Reduction of glycosylated hemoglobin following 6 months of continuous subcutaneous insulin infusion in an Indian population with type 2 diabetes

Diabetes Technol Ther. 2009 Aug;11(8):517-21. doi: 10.1089/dia.2008.0128.

Abstract

Background: The standard treatment regimen for insulin-dependent type 2 diabetes is multiple daily injections (MDI) of insulin, but continuous subcutaneous insulin infusion (CSII) with an insulin pump offers more flexibility and the possibility of a reduced total daily insulin dose. Few studies have investigated CSII for type 2 diabetes, and none has focused on an Asian Indian population.

Methods: Subjects with type 2 diabetes who were previously using MDI were switched to CSII. Glycosylated hemoglobin (HbA1c), body weight, and total daily insulin dose were recorded at baseline (MDI) and after 6 months of CSII. Subjects were also asked to rate their satisfaction with CSII and the treatment's interference in their daily activities after 6 months.

Results: A total of 46 subjects received CSII. Mean HbA1c was reduced by 0.5% after 6 months. This outcome was statistically significant (P < 0.0063; 95% confidence interval, 0.161-0.921%). There was no statistically significant change in body weight or total insulin daily dose. Subjects reported high satisfaction with CSII and low interference with daily activities.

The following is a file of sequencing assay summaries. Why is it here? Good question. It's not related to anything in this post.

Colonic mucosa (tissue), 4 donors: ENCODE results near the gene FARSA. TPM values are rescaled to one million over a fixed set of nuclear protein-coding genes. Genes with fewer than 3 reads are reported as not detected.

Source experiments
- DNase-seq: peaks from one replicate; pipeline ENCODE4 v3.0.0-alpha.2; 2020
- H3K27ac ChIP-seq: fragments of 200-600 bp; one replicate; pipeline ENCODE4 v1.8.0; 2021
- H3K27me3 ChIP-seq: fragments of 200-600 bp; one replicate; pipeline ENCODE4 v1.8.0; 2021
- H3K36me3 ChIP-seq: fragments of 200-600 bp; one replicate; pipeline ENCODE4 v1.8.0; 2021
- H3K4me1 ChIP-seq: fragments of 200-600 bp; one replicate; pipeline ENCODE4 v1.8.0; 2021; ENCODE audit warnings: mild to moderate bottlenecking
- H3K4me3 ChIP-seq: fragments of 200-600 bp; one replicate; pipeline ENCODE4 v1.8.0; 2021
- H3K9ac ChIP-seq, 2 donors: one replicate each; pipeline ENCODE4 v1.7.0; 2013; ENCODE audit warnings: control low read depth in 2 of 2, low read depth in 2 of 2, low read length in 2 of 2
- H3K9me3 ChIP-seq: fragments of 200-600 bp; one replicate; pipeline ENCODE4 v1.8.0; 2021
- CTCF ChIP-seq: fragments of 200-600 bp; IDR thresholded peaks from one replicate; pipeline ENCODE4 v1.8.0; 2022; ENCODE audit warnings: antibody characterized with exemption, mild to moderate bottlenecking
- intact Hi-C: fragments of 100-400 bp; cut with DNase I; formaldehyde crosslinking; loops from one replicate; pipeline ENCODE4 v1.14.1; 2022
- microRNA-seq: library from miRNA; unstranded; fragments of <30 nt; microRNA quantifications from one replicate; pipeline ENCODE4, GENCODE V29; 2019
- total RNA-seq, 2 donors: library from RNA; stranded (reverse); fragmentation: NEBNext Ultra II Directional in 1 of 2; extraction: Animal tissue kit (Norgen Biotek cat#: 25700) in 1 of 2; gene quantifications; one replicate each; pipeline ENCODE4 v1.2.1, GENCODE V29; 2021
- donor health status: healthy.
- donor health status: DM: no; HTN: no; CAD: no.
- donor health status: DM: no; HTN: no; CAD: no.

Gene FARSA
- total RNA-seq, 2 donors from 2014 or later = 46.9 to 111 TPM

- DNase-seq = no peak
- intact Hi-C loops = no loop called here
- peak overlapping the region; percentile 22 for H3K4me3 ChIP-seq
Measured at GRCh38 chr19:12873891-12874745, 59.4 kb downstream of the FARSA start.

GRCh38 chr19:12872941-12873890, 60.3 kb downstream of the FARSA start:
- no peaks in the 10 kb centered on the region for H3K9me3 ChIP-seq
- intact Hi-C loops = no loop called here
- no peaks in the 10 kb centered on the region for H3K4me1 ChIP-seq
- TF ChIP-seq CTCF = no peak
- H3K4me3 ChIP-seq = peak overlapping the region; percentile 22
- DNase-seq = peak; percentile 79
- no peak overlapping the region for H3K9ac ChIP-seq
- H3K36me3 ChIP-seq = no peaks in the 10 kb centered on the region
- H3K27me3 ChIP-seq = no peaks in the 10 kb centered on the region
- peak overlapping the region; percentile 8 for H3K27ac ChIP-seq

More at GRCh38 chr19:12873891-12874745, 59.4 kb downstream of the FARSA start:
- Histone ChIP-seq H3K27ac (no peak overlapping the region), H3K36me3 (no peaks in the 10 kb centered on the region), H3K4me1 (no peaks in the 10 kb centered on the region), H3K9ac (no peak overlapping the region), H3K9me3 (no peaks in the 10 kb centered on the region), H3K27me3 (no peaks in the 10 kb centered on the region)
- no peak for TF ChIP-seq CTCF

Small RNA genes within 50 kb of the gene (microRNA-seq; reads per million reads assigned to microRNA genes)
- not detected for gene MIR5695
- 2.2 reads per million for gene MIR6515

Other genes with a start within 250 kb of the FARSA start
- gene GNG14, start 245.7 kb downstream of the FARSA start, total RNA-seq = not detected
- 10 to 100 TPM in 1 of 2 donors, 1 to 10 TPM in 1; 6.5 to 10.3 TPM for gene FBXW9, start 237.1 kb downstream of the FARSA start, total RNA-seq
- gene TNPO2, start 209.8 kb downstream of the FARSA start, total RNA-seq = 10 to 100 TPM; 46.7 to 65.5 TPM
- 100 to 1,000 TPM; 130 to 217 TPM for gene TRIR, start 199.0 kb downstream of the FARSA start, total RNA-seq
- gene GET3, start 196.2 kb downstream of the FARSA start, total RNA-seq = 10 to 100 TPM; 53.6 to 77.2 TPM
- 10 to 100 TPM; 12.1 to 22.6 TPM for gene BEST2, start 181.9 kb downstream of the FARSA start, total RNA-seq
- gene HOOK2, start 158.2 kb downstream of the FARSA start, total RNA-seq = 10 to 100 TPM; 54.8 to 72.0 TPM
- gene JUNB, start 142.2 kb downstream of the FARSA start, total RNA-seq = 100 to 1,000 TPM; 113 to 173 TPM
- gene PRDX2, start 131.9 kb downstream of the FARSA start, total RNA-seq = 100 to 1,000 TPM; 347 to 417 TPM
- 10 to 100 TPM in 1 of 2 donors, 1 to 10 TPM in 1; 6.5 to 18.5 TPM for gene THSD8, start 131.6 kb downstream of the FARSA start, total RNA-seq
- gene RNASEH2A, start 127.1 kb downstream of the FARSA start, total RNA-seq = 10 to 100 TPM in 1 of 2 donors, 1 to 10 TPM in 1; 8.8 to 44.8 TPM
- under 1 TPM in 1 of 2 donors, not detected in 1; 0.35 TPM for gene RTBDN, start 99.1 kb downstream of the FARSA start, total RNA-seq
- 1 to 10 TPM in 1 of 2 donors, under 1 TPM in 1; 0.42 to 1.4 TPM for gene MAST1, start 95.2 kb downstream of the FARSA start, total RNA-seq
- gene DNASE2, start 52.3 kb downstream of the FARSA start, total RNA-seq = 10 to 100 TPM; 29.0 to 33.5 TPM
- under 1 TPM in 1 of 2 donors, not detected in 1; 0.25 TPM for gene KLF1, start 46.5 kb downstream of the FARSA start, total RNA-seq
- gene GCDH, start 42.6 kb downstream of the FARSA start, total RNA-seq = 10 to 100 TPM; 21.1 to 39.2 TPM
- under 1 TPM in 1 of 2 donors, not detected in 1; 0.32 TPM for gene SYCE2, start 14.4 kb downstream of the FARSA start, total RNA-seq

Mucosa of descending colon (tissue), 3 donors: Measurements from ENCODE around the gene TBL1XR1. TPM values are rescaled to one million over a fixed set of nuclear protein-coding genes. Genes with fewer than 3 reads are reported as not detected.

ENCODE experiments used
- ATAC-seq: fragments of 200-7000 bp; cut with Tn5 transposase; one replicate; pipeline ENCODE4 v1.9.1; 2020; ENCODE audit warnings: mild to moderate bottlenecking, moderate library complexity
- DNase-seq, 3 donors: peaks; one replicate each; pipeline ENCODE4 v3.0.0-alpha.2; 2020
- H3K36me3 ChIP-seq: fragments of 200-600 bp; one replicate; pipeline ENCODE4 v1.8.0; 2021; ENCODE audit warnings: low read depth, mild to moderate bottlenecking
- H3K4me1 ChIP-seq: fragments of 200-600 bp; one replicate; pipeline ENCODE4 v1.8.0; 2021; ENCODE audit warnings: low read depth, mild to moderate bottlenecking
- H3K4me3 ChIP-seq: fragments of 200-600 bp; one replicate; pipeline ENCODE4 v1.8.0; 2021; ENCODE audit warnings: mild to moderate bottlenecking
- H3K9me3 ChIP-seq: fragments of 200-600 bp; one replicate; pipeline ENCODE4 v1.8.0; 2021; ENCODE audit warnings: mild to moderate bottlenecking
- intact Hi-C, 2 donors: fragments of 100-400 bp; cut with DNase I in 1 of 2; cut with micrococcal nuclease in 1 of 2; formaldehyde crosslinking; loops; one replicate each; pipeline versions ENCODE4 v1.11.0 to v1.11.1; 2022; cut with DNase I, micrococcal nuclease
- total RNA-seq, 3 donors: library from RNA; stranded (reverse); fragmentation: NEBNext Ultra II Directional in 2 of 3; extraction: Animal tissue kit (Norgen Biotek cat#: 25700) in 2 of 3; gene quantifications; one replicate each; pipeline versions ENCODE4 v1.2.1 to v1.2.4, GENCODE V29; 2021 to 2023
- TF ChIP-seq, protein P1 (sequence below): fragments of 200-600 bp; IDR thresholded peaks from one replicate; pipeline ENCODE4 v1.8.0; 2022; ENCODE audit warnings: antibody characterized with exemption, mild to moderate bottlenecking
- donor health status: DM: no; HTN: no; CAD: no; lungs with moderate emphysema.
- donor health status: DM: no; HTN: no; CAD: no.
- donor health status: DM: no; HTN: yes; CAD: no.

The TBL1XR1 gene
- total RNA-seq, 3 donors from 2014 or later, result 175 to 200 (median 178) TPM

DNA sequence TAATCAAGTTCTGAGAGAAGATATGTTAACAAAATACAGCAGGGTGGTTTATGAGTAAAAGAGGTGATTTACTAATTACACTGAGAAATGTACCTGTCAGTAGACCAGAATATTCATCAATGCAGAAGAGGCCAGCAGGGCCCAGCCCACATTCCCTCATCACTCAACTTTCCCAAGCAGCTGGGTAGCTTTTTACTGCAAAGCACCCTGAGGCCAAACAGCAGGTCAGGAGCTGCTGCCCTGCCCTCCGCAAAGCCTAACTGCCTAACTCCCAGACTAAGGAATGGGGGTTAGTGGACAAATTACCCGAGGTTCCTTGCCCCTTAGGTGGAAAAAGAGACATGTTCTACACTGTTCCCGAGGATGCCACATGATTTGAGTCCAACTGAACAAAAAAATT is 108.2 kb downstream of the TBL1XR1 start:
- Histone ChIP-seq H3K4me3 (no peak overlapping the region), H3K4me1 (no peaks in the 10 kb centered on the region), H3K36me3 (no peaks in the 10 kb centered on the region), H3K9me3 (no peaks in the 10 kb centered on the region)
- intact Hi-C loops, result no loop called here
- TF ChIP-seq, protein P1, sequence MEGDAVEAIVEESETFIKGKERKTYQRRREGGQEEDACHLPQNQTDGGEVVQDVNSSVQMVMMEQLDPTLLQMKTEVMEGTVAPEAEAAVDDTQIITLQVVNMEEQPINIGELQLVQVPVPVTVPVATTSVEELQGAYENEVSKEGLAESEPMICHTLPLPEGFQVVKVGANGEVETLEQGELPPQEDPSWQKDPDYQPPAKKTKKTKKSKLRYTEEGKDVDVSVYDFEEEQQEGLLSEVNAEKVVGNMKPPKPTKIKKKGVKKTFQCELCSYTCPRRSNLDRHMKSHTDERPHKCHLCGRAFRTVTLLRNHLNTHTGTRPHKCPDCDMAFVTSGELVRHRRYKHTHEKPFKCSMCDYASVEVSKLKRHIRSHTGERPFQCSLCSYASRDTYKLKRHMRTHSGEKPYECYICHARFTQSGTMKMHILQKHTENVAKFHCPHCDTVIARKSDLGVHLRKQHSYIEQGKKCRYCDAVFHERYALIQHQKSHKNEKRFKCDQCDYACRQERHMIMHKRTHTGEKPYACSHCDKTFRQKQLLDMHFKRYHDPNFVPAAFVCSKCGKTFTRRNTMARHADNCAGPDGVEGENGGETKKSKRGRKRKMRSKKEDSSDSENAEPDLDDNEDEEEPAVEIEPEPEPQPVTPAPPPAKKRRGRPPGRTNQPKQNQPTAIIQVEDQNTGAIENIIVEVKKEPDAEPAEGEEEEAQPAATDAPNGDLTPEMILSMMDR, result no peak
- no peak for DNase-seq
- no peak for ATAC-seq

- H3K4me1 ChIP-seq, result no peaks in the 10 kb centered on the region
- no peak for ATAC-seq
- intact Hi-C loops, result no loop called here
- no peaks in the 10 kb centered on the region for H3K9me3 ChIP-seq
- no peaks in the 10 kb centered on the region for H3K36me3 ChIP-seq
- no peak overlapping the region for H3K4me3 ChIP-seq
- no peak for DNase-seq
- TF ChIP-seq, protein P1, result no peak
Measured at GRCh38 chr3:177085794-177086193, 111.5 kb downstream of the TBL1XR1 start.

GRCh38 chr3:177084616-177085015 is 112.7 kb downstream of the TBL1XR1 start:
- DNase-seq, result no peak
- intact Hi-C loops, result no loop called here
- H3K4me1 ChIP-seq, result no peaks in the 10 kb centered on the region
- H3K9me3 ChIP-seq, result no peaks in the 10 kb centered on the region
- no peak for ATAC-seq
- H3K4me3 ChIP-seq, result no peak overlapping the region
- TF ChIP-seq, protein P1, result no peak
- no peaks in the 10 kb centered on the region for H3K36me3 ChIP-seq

Conclusions: Six months of CSII in Asian Indian subjects with type 2 diabetes resulted in a statistically and clinically significant change in HbA1c.

MeSH terms

  • Body Weight
  • Diabetes Mellitus / epidemiology
  • Diabetes Mellitus, Type 2 / blood*
  • Diabetes Mellitus, Type 2 / drug therapy*
  • Diabetes Mellitus, Type 2 / psychology
  • Female
  • Glycated Hemoglobin A / metabolism*
  • Humans
  • India / epidemiology
  • Insulin Infusion Systems*
  • Male
  • Middle Aged
  • Patient Satisfaction
  • Patient Selection

Substances

  • Glycated Hemoglobin A